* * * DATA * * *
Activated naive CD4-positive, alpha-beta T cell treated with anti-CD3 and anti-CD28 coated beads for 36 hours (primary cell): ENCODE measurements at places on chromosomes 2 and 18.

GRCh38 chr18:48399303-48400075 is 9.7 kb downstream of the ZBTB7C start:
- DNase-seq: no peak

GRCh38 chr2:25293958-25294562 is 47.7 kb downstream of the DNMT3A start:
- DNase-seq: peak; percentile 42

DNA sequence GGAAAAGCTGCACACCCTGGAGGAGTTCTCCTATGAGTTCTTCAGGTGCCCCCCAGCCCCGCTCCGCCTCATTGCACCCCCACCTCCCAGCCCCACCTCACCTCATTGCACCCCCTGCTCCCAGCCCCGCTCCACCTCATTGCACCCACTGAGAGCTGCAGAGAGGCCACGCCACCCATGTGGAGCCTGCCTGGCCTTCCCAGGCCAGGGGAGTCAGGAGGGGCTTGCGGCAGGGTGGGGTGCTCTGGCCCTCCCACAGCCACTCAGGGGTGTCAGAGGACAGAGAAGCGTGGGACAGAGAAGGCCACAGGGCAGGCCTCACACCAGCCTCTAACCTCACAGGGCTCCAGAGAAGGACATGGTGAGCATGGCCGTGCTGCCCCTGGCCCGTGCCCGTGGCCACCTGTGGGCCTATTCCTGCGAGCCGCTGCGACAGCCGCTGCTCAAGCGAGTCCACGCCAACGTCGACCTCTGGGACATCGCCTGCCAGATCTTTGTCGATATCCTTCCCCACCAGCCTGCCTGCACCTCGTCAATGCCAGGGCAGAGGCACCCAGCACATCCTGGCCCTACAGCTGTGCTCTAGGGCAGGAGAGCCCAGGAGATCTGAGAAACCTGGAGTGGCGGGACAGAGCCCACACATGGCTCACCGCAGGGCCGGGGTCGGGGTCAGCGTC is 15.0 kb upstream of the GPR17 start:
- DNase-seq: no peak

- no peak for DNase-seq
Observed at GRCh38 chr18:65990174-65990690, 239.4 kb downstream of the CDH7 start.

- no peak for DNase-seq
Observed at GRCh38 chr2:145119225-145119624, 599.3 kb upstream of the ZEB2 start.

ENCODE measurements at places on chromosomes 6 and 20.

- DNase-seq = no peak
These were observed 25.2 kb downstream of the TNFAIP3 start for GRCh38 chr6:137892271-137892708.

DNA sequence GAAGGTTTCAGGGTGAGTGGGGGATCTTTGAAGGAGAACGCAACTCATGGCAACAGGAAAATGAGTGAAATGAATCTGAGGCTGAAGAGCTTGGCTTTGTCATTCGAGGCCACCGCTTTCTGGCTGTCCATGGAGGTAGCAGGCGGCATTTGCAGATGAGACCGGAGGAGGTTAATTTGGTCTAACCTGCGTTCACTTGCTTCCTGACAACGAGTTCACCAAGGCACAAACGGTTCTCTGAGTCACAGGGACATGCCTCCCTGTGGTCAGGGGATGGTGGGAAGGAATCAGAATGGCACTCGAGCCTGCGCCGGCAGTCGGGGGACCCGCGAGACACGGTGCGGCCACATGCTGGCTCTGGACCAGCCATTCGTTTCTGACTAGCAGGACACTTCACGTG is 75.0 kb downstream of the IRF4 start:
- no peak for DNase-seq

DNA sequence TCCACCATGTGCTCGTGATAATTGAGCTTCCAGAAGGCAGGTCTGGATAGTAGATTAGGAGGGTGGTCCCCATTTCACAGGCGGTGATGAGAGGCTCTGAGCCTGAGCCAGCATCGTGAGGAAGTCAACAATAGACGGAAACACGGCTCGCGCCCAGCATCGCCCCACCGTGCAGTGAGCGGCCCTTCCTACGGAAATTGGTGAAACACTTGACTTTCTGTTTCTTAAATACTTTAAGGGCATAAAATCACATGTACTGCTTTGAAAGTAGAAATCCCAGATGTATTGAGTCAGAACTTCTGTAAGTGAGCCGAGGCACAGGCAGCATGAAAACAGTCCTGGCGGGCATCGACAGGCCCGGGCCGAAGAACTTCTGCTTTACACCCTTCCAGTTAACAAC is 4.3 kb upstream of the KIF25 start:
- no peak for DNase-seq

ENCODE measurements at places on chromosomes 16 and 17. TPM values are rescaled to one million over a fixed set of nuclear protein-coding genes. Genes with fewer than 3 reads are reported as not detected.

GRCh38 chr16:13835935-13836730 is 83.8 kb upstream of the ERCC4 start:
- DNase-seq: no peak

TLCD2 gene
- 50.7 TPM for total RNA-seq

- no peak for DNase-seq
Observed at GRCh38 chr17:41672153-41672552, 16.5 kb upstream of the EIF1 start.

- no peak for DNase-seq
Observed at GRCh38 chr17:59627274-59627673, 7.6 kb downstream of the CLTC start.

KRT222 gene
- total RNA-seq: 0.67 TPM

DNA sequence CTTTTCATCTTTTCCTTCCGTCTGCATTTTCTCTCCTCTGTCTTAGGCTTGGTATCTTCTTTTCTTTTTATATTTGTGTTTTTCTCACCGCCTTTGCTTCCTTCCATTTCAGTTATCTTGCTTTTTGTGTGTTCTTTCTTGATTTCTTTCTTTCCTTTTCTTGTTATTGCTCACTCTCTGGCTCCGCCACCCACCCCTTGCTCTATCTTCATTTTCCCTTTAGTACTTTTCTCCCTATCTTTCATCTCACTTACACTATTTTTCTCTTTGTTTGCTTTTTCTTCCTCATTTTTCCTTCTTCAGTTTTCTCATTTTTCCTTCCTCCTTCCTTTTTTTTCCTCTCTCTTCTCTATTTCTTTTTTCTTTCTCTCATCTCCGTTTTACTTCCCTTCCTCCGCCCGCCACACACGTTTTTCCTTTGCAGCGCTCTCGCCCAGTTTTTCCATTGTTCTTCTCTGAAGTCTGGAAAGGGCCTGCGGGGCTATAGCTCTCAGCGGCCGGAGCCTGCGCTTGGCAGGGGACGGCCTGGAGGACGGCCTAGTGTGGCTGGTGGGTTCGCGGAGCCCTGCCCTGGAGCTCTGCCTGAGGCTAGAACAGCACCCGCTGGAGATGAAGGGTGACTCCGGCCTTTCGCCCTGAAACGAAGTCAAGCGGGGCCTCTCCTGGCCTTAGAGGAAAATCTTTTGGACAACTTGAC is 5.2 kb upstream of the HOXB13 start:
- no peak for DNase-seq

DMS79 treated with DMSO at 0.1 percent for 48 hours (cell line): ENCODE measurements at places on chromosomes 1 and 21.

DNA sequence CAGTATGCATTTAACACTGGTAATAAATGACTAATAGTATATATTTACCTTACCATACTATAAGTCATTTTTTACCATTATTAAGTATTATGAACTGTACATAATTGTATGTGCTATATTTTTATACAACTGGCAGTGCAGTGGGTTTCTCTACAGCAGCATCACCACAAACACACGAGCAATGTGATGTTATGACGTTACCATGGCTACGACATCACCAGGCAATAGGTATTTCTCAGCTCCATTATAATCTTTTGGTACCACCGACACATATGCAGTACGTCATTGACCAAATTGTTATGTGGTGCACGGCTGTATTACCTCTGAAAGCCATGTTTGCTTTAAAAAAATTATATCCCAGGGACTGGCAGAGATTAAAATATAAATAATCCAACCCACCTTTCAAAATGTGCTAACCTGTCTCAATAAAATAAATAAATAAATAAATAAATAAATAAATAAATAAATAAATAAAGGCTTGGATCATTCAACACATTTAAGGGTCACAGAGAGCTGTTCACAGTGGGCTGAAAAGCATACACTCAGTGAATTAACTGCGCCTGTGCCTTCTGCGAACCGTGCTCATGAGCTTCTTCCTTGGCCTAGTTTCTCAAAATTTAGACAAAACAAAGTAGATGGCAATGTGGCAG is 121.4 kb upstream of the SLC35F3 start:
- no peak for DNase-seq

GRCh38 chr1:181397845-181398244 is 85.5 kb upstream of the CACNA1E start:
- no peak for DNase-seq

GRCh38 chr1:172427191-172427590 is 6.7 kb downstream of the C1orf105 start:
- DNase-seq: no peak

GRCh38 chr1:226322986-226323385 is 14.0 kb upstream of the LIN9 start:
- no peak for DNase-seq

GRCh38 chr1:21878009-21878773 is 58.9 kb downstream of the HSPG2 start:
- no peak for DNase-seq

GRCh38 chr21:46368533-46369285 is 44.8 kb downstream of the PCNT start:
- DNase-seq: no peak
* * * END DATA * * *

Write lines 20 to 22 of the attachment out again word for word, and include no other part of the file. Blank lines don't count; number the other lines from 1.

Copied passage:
GRCh38 chr16:13835935-13836730 is 83.8 kb upstream of the ERCC4 start:
- DNase-seq: no peak

TLCD2 gene